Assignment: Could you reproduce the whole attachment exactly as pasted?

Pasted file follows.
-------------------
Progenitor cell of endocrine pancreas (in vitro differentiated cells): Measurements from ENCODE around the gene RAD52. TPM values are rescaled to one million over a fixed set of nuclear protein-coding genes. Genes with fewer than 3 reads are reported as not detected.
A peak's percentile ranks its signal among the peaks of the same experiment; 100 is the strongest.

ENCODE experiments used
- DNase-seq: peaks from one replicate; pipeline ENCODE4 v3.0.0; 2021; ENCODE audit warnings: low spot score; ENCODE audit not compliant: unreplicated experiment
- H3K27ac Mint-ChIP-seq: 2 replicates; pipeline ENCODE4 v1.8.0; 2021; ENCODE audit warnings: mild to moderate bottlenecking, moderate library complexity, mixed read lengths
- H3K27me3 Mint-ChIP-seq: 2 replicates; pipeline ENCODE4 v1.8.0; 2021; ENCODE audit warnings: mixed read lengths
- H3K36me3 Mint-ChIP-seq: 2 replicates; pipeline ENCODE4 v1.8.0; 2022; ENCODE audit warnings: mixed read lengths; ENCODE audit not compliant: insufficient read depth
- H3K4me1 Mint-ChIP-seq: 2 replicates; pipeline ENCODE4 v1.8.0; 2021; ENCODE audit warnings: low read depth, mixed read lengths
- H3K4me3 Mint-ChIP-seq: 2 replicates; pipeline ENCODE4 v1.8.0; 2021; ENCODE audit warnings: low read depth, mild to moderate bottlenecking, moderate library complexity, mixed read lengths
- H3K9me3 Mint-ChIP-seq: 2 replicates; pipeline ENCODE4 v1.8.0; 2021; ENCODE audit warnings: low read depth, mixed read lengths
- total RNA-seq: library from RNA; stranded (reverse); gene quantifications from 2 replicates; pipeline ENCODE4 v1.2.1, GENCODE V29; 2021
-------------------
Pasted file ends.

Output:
Progenitor cell of endocrine pancreas (in vitro differentiated cells): Measurements from ENCODE around the gene RAD52. TPM values are rescaled to one million over a fixed set of nuclear protein-coding genes. Genes with fewer than 3 reads are reported as not detected.
A peak's percentile ranks its signal among the peaks of the same experiment; 100 is the strongest.

ENCODE experiments used
- DNase-seq: peaks from one replicate; pipeline ENCODE4 v3.0.0; 2021; ENCODE audit warnings: low spot score; ENCODE audit not compliant: unreplicated experiment
- H3K27ac Mint-ChIP-seq: 2 replicates; pipeline ENCODE4 v1.8.0; 2021; ENCODE audit warnings: mild to moderate bottlenecking, moderate library complexity, mixed read lengths
- H3K27me3 Mint-ChIP-seq: 2 replicates; pipeline ENCODE4 v1.8.0; 2021; ENCODE audit warnings: mixed read lengths
- H3K36me3 Mint-ChIP-seq: 2 replicates; pipeline ENCODE4 v1.8.0; 2022; ENCODE audit warnings: mixed read lengths; ENCODE audit not compliant: insufficient read depth
- H3K4me1 Mint-ChIP-seq: 2 replicates; pipeline ENCODE4 v1.8.0; 2021; ENCODE audit warnings: low read depth, mixed read lengths
- H3K4me3 Mint-ChIP-seq: 2 replicates; pipeline ENCODE4 v1.8.0; 2021; ENCODE audit warnings: low read depth, mild to moderate bottlenecking, moderate library complexity, mixed read lengths
- H3K9me3 Mint-ChIP-seq: 2 replicates; pipeline ENCODE4 v1.8.0; 2021; ENCODE audit warnings: low read depth, mixed read lengths
- total RNA-seq: library from RNA; stranded (reverse); gene quantifications from 2 replicates; pipeline ENCODE4 v1.2.1, GENCODE V29; 2021